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I don't know what best to give as title to this so pardon me if it sounds weird.

I saw this question asked on IT Security and another site asking people to disable Java from their system or browser because it's vulnerable.

As a lover of Java, though currently doing C#, I would love to still do more Java in future, but this news is giving a bad name to the good old Java.

Wouldn't this drive developers like me away from Java? Wouldn't it spell a bad name for Java among developers and prospective clients?

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If your developing java applets then yes –  jozefg Jan 13 '13 at 18:52
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This is Java Applets only, a tiny fraction of Java development, and still the JVM etc. would be useful. –  Matsemann Jan 13 '13 at 20:14
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2 Answers

up vote 21 down vote accepted

Does this tarnish some of Java's luster? Absolutely, but this issue is about Java's use on the client side as an applet. Java's far more prevalent use is in the enterprise, creating server side applications where this vulnerability is irrelevant.

In short, no, this will not drive good developers away from the use of Java. As a good developer, you should analyze the problem and choose an appropriate technology based on situation.

A non-technical client who has heard of this "incident" of course may be concerned, but it is your job to inform them of what is the right answer to their problem. After all, they came to you for your expertise.

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+1 and I'll add a sigh - the mainstream tech media is so utterly rubbish about performing basic research on these things - ARRGGHHH! –  Martijn Verburg Jan 13 '13 at 19:13
    
The article says "Since this threat is Java-based, it will only affect systems that have Java installed. Most platforms do not come with Java, but if you have installed it and do not need or regularly use it, you might consider removing it from your system. While Java is convenient for legitimate developers, its conveniences also help malware developers spread their harmful practices to multiple platforms". I see this as a swipe at Java. Can we blame this on Oracle? –  tunmise fasipe Jan 13 '13 at 21:24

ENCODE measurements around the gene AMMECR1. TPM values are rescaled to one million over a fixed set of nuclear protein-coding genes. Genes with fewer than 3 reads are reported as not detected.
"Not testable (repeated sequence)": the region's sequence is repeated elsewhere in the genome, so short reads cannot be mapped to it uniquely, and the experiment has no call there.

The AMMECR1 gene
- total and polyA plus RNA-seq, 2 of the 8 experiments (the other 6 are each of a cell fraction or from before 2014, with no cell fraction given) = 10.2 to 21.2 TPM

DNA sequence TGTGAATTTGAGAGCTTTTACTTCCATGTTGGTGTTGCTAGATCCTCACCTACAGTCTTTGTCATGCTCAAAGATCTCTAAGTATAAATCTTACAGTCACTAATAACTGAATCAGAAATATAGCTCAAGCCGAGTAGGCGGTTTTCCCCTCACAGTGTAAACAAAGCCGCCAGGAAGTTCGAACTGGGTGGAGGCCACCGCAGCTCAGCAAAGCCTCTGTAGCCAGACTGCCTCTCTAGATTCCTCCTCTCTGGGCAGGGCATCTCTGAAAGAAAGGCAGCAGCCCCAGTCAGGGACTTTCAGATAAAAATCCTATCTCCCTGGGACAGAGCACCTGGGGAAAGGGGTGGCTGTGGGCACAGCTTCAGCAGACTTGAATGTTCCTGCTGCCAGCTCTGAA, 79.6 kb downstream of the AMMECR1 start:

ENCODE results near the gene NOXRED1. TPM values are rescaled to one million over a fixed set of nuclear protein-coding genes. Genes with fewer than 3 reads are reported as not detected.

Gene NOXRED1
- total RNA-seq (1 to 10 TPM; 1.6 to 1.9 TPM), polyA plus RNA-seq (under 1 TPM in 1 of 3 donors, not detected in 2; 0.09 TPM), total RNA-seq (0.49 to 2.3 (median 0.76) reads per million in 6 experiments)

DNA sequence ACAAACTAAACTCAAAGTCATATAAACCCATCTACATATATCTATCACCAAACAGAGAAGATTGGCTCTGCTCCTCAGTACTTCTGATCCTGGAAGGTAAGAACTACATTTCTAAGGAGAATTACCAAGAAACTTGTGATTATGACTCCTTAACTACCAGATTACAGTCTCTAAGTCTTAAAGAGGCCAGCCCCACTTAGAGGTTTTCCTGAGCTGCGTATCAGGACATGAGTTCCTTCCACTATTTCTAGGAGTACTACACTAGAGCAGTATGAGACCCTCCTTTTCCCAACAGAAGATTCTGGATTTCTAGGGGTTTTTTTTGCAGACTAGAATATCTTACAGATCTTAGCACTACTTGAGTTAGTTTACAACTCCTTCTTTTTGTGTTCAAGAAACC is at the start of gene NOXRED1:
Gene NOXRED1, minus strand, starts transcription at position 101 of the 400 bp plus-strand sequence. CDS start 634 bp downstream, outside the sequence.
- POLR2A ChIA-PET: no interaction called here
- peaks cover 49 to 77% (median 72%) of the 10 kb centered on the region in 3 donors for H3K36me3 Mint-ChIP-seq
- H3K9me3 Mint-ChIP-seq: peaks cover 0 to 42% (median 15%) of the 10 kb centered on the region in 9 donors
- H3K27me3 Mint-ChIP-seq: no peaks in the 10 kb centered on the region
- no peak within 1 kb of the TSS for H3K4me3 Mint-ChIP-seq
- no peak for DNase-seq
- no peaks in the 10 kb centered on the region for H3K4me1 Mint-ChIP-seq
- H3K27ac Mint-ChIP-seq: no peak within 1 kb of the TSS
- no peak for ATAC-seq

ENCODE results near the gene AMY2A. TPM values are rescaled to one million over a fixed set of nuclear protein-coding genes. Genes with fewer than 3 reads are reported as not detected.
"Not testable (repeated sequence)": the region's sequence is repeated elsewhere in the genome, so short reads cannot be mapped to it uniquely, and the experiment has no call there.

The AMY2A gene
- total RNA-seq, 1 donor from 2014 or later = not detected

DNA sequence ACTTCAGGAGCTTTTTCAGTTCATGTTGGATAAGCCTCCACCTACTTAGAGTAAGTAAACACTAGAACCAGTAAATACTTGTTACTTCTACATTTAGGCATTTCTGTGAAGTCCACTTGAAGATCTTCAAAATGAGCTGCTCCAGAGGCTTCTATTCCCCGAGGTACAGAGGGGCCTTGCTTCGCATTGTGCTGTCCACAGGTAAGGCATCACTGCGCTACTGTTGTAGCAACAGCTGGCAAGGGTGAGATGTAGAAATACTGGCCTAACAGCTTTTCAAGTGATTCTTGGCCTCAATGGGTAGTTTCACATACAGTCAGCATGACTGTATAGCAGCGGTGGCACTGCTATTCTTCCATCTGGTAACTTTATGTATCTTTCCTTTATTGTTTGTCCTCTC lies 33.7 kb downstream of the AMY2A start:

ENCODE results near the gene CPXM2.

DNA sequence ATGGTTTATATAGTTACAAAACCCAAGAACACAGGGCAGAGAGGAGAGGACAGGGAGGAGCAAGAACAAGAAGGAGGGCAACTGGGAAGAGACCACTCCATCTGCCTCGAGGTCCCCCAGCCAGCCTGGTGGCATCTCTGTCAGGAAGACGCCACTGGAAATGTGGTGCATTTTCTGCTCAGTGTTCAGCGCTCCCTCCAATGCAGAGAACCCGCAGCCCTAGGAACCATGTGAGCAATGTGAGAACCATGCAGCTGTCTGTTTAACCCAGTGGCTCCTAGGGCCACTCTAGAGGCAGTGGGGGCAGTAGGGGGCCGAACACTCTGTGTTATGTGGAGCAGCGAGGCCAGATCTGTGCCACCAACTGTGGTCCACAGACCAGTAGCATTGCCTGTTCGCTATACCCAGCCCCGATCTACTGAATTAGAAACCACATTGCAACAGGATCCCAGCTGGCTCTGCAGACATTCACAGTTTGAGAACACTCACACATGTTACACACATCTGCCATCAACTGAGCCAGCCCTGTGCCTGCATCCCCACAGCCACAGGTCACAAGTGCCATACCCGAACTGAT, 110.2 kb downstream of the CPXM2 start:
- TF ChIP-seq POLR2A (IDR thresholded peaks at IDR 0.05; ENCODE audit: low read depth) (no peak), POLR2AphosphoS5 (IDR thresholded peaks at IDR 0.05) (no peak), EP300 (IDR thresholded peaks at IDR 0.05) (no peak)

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@tunmisefasipe I don't see it as a swipe at Java; you could replace Java with literally any other piece of software and your bolded advice would apply equally. If you don't need it, don't install it. –  Michael Edenfield Jan 13 '13 at 22:16
    
@tunmisefasipe: if you go with this, you should uninstall Silverlight and (in many cases) .NET. Regular home users hardly need any of those technologies. Doesn't change the fact that both of them have a place where they excel at. –  Hubert Kario Jan 14 '13 at 8:55
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+1 for a great answer. And I'd just like to enforce what's already being said in the comments: Yes Java has some vulnerabilities, but not more so than other similar technologies (like Flash, ActiveX, even JavaScript can be used to do some nasty things). This is an issue for clients of Java Applets (and hence for Applet developers, indirectly). Other than that, you can use Java on the server side, develop in it for that purpose, and be tranquil about it. –  Shivan Dragon Jan 14 '13 at 10:19
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It is only browser plugins that suffer from the security flaw, since desktop apps generally aren't required to be perfectly sandboxed. That said, there is no doubt that the name of Java will take a reputation hit.

While developers should be able to differentiate, I don't think it is humanly possible to be completely objective, at least not for the vast majority of people. So while there is no great aversion to Java, neither is there a lot of hype. Although it used to be the second coming of Jesus Christ, that is certainly not the case any more, and while a lot of that decay may be ascribed to the age of the news, Oracle takeover and general neglect certainly have their share of the blame.

Still, more serious to the future of Java is the mobile phone market -- Java doesn't look like the cross-platform solution that will prevail.

As for the job market, although I think Java will take a dive, it is not like it will die any time soon -- if nothing else there is plenty legacy code to keep a Java programmer occupied. If it is what you want you can most likely keep doing Java for the rest of your life, but depending on future developments you could find yourself to be the equivalent of present day COBOL programmers in 40 years.

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While Java jobs may decline (it's so popular that they can hardly increase much), that won't have anything to do with this or any other security vulnerability. –  Michael Borgwardt Jan 13 '13 at 19:33
    
@MichaelBorgwardt Not short term, and the impact of the individual story isn't big. It is hard to tell exactly how big the impact is, but to suggest that it is not there, that Java will not get a single project less because of this, that is as likely as throwing a stone in the water that causes no ripples. –  eBusiness Jan 13 '13 at 20:28
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No, it is in fact 100% likely. There have been dozens of vulnerabilities like this, for years. In Java as well as every single other high profile technology. –  Michael Borgwardt Jan 13 '13 at 23:44
    
"I don't think it is humanly possible to be completely objective." - heh, I see what you mean. –  akled Jan 14 '13 at 9:27
    
@MichaelBorgwardt Have you got proof that other technologies haven't lost use because of such issues and related media coverage? –  eBusiness Jan 14 '13 at 15:13
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